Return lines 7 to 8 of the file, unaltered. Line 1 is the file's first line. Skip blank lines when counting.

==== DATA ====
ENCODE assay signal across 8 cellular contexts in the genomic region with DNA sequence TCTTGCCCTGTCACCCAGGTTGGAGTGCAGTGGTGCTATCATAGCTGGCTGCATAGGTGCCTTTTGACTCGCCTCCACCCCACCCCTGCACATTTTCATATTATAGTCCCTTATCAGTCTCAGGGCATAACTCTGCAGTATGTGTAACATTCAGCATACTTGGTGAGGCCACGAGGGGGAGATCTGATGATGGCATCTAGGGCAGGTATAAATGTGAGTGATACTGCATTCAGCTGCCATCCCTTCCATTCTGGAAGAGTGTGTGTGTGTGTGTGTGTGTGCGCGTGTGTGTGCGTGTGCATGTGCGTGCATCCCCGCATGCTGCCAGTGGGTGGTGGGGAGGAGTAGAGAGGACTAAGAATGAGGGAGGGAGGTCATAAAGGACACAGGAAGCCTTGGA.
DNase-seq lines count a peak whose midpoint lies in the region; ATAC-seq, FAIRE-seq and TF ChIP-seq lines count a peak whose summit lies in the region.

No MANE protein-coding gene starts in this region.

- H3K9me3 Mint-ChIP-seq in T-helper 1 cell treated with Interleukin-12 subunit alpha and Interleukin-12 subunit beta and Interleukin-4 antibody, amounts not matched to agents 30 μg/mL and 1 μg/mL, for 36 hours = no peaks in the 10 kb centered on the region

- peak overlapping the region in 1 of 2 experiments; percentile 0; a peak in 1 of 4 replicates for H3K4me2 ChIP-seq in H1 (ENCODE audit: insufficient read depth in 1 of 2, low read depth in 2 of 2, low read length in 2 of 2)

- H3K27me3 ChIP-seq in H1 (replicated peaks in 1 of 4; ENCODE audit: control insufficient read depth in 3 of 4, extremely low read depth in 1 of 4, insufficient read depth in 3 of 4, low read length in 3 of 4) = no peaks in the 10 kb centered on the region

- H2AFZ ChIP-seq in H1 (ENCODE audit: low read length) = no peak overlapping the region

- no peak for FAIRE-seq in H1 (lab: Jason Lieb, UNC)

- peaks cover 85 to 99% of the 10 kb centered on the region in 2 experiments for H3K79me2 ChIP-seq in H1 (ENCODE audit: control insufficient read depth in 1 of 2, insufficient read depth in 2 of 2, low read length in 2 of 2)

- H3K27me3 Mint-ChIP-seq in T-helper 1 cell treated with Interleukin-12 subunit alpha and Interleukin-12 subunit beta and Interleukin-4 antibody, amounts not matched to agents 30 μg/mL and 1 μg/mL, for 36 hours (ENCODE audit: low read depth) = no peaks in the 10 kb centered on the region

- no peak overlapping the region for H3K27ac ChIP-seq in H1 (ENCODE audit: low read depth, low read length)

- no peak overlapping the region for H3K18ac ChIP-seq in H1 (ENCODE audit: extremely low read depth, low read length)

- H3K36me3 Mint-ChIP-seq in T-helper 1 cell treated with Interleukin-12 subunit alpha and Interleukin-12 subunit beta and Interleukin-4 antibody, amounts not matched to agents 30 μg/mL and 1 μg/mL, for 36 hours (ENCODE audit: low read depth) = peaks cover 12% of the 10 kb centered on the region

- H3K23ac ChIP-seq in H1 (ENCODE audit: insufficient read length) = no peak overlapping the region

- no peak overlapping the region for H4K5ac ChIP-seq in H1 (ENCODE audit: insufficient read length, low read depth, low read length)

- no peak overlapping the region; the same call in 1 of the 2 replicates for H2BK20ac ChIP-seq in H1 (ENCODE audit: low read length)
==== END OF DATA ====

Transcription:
- H2AFZ ChIP-seq in H1 (ENCODE audit: low read length) = no peak overlapping the region

- no peak for FAIRE-seq in H1 (lab: Jason Lieb, UNC)